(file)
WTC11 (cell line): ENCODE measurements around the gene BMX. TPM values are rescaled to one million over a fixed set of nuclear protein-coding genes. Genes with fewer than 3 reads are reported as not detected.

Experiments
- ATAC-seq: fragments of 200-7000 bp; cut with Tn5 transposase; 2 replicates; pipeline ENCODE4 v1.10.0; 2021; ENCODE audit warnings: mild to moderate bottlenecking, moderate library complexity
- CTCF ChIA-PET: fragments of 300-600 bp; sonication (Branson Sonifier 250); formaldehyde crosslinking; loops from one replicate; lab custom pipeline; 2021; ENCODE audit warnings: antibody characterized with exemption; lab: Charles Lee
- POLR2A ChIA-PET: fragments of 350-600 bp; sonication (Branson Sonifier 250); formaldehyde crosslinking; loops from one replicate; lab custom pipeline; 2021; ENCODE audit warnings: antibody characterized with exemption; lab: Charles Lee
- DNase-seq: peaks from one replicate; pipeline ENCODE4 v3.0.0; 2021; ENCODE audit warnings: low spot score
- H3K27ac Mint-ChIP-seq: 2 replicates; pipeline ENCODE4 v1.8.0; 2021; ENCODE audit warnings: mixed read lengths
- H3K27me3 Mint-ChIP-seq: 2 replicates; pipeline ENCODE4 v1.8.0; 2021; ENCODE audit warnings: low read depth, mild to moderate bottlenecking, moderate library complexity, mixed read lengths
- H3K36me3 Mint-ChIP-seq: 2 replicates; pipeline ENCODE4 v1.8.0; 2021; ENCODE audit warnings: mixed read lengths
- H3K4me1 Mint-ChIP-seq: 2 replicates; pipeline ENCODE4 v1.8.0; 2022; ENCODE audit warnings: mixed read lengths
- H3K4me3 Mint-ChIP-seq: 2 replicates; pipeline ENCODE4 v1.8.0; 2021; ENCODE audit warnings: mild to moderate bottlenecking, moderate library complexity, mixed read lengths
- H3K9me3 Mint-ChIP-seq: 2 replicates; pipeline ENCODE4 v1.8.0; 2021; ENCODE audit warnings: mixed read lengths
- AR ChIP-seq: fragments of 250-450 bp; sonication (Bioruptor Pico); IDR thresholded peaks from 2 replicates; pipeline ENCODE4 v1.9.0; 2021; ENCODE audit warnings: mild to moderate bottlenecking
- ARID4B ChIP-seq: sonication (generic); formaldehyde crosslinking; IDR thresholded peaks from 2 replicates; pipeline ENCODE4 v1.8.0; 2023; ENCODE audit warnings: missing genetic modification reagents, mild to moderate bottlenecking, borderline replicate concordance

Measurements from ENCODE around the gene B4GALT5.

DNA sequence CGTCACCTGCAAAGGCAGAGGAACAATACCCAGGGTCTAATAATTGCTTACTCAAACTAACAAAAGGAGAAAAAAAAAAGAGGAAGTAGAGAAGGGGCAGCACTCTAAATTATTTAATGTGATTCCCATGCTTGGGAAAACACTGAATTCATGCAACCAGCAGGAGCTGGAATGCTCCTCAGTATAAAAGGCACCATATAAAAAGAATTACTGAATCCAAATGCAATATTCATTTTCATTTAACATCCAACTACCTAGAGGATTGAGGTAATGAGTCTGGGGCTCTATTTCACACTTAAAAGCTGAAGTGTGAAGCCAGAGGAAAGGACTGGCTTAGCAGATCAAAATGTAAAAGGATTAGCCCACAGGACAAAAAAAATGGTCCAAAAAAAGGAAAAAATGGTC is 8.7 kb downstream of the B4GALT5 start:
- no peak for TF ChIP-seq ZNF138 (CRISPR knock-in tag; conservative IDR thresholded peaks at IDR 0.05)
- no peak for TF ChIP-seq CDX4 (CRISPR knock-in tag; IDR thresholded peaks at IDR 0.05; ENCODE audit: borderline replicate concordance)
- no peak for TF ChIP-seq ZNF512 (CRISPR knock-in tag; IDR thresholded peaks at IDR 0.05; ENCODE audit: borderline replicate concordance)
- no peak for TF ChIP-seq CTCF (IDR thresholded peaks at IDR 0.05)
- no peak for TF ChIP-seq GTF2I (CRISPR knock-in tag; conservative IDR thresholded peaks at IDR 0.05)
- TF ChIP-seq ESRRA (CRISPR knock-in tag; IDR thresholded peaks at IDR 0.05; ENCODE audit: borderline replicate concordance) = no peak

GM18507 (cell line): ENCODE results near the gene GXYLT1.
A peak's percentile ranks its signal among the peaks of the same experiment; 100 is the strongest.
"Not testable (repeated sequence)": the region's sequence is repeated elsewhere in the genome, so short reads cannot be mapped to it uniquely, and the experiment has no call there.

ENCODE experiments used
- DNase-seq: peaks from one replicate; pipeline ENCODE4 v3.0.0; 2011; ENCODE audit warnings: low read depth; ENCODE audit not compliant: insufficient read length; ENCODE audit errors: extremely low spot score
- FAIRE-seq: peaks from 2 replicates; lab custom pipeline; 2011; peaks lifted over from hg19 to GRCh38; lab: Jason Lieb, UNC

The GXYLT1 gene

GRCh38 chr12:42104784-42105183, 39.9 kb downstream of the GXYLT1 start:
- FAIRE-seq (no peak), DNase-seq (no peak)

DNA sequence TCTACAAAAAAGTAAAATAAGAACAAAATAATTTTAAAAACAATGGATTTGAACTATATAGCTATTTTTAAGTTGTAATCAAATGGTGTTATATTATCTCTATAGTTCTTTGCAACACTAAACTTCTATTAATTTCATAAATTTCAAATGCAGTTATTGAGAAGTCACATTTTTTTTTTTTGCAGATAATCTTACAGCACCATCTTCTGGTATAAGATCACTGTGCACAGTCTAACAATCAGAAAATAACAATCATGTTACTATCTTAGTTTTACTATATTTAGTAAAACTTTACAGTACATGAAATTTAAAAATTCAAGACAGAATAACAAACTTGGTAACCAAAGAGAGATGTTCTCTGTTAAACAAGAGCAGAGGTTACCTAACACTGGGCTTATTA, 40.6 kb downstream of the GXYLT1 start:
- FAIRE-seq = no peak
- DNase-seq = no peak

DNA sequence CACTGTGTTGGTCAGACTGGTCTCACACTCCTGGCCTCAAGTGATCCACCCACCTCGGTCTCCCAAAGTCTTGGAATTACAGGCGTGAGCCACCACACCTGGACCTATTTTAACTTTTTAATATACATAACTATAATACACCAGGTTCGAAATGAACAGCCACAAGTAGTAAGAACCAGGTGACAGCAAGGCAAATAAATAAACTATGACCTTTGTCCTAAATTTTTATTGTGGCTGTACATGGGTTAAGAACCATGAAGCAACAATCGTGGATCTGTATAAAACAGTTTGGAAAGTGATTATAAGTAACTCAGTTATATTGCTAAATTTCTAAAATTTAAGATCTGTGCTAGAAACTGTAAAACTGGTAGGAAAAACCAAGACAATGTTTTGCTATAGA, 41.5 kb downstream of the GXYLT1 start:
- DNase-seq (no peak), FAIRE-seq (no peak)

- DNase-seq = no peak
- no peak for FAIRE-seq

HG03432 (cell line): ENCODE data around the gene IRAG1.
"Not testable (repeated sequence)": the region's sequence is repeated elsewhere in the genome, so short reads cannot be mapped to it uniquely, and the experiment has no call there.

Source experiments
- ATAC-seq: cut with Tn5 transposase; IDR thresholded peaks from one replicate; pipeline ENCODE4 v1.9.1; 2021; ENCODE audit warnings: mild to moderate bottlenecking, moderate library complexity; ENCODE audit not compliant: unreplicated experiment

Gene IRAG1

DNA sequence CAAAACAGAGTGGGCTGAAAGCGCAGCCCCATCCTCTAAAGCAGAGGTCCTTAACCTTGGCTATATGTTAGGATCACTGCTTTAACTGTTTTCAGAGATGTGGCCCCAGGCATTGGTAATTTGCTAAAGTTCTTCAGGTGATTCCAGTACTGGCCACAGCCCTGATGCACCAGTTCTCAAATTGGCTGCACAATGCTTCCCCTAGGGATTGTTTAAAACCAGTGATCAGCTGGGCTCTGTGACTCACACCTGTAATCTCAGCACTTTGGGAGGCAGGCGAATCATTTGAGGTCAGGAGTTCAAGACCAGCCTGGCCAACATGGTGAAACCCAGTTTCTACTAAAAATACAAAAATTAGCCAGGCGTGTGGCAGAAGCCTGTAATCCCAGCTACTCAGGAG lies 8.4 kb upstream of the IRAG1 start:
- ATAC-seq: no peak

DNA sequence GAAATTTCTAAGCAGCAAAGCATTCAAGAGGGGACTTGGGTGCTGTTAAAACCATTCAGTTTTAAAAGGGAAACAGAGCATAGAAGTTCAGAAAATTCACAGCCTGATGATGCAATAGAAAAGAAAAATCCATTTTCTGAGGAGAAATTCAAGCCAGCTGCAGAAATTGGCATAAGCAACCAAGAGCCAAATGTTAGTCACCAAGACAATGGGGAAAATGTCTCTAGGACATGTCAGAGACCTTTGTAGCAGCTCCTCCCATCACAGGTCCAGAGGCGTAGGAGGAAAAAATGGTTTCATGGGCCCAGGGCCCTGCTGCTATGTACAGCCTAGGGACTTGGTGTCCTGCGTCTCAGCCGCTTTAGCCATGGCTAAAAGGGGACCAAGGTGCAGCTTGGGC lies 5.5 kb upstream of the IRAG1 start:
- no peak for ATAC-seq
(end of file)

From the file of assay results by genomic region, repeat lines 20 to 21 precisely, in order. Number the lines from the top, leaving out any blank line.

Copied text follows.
- no peak for TF ChIP-seq CTCF (IDR thresholded peaks at IDR 0.05)
- no peak for TF ChIP-seq GTF2I (CRISPR knock-in tag; conservative IDR thresholded peaks at IDR 0.05)